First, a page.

Corinth Report: Nezi Field 2010 by Cameron Pearson and Lincoln Nemetz Carlson (2010-05-27 to 2010-05-28)
Collection:   Corinth
Type:   Report
Name:   Nezi Field 2010 by Cameron Pearson and Lincoln Nemetz Carlson (2010-05-27 to 2010-05-28)
Title:   2010 Session II Blue Final Report: Well Room (A), Room south of Courtyard (B), and Room South of the Byzantine House ( C )
Area:   Nezi Field
Site:   Corinth
City:   Ancient Corinth
Country:   Greece
Corinth Excavations 2010 Session II
North of Nezi Room A
We, Cameron Pearson and Lincoln Nemetz Carlson, continued the excavation in the area north of Nezi opened by Rob Nichols and Martin Wells in the first excavation session of 2010. During the first week of the second session of the 2010 Corinth excavation season, May 4 – May 7 we excavated primarily in the northwest room of the Byzantine house—the ‘well room’ (6288)—bounded by walls 54, 5631, 6426, 10086, 10081, 10087, 55 and 6333 (E. 273.95-283.00; N. 1026.9-1034.78). Generally, current excavation in this area continues the work carried out during the 1960s by Henry Robinson (director) and William Berg III (supervisor). Our objectives were to continue the work of the previous session and expose the drain structure 6727 in order to see if there was any evidence of a Roman north-south road in the area.
The following is a summary and interpretation of the first part of the second session of excavations. The director was Guy Sanders, the field director was Marty Wells, the pickmen were Thanasis Notis and Panos Stamatis, the shovelman and barrowman Sotiris Raftopoulos, and the dry sieve was operated by Iannis Senis
Late Roman/Early Byzantine (300-801 CE)
These layers are concentrated primarily in the center of the room in and around drain (structure 6827). In the Late Roman period, a sewer drain (structure 6827) was in existence, which has been dated to the late 4rd- 5th c. B.C.E. on pottery (6931, 6939, 6943) found between it and the cut for the drain (6737). It is oriented NW-SE, under the phases of the later Byzantine room and continued under wall 10086 to the east. It is unclear if it continued to the west. It is possible that it connected to the north-south drain associated with the Roman road east of room. The drain consisted of a combination of building materials: worked fieldstones, marble pavers and a collection of weathered and/or badly carved architectural members: two geison blocks, three half-columns cut lengthwise, and two unfluted (so far as is visible) cylindrical blocks, one with an offset empolium. At some point the drain went out of use, and an extensive fill of re-deposited 8th c. material (6788) was deposited over it, followed by subsequent Middle Byzantine activity 6686 and 6682 in later periods.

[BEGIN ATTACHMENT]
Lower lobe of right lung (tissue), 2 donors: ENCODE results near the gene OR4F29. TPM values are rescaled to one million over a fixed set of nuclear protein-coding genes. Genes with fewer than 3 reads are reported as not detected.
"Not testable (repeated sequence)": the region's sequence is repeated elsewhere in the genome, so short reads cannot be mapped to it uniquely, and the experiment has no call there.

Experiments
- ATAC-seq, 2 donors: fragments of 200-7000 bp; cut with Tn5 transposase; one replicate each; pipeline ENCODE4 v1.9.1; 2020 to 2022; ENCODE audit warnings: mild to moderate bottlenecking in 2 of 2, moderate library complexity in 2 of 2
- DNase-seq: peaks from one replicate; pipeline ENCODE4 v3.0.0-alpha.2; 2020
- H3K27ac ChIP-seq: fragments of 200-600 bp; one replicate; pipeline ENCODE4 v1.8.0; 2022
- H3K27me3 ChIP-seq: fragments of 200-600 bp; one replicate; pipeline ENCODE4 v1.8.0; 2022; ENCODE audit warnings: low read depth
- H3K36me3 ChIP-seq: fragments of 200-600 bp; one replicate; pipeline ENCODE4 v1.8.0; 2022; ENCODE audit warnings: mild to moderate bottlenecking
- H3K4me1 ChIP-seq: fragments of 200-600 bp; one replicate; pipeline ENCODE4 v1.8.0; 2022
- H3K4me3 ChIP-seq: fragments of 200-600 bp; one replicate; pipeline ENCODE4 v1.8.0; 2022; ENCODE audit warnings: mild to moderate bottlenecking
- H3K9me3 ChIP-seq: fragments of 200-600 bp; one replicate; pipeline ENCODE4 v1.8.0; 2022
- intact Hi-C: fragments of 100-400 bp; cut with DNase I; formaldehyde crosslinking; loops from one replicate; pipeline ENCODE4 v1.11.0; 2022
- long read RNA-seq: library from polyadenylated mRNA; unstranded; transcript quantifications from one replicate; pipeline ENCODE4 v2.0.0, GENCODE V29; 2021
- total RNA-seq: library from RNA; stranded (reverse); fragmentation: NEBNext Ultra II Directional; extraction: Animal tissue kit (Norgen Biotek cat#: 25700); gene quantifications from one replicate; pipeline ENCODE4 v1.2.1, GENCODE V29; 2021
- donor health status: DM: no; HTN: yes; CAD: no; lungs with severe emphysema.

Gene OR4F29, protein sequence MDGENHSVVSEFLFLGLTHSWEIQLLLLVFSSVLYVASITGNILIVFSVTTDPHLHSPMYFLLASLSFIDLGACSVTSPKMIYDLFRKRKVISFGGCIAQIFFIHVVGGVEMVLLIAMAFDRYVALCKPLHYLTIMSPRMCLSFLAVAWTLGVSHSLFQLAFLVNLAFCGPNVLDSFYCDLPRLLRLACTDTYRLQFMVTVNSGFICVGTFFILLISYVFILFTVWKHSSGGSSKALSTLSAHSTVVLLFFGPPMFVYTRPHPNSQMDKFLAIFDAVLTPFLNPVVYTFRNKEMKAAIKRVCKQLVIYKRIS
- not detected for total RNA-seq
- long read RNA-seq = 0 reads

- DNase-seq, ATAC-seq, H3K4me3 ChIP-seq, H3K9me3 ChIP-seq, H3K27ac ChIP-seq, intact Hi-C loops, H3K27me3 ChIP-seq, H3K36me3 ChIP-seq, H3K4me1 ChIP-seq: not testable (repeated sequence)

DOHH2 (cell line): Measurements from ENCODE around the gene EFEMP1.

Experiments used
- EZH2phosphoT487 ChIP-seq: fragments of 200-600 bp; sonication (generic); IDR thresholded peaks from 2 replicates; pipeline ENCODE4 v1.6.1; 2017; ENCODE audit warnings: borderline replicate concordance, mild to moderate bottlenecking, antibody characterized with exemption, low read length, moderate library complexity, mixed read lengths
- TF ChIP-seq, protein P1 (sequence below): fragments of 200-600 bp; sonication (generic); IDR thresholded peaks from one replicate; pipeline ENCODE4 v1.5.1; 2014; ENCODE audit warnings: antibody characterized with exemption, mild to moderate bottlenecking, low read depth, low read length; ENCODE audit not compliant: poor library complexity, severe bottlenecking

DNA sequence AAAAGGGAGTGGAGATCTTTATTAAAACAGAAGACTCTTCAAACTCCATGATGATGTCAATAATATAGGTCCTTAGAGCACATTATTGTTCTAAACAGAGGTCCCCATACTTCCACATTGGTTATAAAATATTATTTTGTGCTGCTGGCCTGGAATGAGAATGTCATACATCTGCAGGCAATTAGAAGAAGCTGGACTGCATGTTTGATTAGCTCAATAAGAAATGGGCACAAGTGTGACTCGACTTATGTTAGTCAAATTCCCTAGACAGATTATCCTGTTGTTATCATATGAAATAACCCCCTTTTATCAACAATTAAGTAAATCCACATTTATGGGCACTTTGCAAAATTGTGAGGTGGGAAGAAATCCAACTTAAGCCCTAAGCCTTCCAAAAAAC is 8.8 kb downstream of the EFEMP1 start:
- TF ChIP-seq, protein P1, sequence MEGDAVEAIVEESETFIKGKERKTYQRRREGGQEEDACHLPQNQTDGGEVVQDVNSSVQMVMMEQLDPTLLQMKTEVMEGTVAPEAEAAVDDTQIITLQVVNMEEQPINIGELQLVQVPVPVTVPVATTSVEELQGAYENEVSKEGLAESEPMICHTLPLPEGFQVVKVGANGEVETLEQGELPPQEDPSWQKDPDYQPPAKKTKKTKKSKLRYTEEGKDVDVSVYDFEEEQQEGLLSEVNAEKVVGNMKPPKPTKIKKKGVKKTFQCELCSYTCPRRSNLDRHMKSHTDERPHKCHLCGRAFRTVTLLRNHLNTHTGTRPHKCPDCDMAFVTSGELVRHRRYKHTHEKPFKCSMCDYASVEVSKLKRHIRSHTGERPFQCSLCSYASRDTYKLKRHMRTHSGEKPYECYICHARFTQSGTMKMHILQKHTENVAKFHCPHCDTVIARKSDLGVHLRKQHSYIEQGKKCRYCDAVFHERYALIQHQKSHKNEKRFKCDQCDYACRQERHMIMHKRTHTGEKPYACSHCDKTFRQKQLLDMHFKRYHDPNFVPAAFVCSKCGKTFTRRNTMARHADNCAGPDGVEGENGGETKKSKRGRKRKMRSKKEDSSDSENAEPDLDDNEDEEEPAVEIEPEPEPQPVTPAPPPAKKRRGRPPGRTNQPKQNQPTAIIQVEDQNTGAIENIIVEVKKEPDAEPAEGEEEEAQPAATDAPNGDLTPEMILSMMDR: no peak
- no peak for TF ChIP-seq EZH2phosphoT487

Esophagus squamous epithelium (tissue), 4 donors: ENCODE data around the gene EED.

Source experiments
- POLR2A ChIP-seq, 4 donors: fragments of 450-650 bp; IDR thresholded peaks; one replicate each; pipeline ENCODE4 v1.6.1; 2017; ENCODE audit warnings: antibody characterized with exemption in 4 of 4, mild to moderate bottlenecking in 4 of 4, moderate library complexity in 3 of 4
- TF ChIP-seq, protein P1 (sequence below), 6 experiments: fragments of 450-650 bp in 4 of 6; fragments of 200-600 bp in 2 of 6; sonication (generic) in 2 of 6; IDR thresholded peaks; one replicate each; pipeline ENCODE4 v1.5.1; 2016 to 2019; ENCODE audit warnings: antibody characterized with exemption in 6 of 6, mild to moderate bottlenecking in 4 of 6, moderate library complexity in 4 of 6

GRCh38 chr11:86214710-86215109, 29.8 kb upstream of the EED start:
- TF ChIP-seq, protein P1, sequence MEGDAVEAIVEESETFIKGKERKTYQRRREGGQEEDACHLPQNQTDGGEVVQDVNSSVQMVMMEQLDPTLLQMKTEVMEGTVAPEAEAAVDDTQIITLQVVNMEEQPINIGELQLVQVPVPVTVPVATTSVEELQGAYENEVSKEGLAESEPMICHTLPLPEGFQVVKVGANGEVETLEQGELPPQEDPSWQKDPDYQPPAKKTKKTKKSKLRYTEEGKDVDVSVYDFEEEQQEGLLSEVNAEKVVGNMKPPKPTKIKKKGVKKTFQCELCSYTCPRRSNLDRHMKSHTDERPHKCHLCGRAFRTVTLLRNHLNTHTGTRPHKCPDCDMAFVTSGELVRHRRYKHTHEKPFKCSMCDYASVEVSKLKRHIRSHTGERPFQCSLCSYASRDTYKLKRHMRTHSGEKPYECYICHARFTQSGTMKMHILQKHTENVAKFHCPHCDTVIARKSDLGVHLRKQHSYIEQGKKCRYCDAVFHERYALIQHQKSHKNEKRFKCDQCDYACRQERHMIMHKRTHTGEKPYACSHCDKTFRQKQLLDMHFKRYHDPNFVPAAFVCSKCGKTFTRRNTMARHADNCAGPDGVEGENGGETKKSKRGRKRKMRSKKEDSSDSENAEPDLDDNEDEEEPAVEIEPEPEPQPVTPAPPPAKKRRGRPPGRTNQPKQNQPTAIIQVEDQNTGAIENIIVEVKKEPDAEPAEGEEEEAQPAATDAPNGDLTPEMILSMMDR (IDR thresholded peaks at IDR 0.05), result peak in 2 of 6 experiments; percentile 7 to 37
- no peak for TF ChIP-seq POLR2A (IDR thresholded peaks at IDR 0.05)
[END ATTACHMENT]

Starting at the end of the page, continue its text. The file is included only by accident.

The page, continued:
Excavation west of the built part of the sewer revealed that there were no more covering slabs despite the walls of the drain curving southwest. The cylindrical rough-hewn block (not a column) with the offset empolium to the south was fully uncovered along with a badly carved half column and some worked fieldstones to the north. They all lined the drain. It is unclear whether this part of the drain was ever covered or if it was robbed out at some point. One of the half columns was revealed lying near the bottom of the drain (cf.6867).
Based on the contexts (6931, 6939, 6943), between the drain (6827) and the cut (6737) the date of the drain’s construction is 4th-5th c. AD. It is unclear which roads or other drains it was connected to but it is likely linked with the unexcavated sewer next to the Roman road just above it to the east. It then goes out of use in the middle 6th -7th c. The top layer (6856) of the small mound that formed the western end of where the covering slabs had lain over the drain dates to the 7th c. but it could have fallen in from above as the slabs were not sealed by any means (the drain continued to the west but with no covering slabs). The rest of the fill (6854, 6860, 6861), which was clearly from the wash inside the covered portion of dates to the middle of the 6th c.